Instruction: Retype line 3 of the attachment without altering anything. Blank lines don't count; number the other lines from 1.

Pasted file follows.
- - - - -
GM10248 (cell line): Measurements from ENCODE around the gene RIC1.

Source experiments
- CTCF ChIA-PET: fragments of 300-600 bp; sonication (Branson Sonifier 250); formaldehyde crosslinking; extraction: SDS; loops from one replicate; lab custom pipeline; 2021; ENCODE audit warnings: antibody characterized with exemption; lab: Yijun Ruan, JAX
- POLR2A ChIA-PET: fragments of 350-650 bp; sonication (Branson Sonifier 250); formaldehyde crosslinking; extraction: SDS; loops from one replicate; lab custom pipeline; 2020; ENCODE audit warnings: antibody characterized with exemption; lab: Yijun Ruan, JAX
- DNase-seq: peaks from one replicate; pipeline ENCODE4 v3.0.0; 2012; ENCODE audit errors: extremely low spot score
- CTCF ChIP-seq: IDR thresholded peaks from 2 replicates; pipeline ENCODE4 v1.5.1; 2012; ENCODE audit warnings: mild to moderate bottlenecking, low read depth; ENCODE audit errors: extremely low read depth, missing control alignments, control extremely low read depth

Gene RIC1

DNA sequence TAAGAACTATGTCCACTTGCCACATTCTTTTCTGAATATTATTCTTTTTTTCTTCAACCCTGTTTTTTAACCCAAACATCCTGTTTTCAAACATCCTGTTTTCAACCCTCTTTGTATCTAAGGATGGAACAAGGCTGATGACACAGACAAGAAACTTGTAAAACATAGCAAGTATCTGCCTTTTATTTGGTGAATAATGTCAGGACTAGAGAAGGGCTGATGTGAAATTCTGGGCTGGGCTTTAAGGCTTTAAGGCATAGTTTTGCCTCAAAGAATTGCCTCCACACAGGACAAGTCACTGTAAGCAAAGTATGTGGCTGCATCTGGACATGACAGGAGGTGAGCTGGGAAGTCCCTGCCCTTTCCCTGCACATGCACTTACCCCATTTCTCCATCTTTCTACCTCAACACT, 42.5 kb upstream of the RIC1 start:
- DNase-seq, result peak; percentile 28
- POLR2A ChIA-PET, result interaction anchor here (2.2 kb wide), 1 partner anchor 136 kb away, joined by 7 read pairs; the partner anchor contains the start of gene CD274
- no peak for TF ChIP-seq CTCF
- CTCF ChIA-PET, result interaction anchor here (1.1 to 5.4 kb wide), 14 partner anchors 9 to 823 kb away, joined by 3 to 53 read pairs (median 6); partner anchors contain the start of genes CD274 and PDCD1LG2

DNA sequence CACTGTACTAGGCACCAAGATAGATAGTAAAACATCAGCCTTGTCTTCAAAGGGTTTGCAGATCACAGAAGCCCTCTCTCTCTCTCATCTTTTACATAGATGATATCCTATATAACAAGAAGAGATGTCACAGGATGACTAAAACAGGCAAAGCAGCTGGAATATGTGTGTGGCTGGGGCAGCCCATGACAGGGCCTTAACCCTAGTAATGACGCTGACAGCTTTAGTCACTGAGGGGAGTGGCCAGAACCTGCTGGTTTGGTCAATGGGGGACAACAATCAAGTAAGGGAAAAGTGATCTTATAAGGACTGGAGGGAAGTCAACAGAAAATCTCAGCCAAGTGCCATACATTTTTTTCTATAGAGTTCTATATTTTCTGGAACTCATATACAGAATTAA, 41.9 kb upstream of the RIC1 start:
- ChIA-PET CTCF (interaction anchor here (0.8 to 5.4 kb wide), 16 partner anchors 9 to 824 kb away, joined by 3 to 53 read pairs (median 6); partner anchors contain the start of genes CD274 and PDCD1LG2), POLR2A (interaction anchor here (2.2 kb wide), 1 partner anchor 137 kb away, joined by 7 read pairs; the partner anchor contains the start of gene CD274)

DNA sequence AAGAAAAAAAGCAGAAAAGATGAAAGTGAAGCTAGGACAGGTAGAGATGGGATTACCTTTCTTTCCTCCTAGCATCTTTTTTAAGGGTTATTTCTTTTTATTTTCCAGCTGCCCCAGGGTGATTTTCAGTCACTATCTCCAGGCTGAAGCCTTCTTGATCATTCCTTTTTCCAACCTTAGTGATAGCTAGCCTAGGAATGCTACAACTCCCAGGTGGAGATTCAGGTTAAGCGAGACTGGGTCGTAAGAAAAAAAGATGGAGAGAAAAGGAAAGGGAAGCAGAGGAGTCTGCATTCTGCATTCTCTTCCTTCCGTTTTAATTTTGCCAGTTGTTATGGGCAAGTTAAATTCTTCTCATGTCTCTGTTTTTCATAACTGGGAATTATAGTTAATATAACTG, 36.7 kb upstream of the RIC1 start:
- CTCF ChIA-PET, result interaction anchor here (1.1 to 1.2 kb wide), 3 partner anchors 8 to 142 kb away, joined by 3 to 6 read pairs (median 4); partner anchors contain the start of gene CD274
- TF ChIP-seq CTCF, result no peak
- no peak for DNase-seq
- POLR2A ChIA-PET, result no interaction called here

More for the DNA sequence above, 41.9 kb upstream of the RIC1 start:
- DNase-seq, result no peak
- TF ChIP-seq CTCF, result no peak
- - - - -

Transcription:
- CTCF ChIA-PET: fragments of 300-600 bp; sonication (Branson Sonifier 250); formaldehyde crosslinking; extraction: SDS; loops from one replicate; lab custom pipeline; 2021; ENCODE audit warnings: antibody characterized with exemption; lab: Yijun Ruan, JAX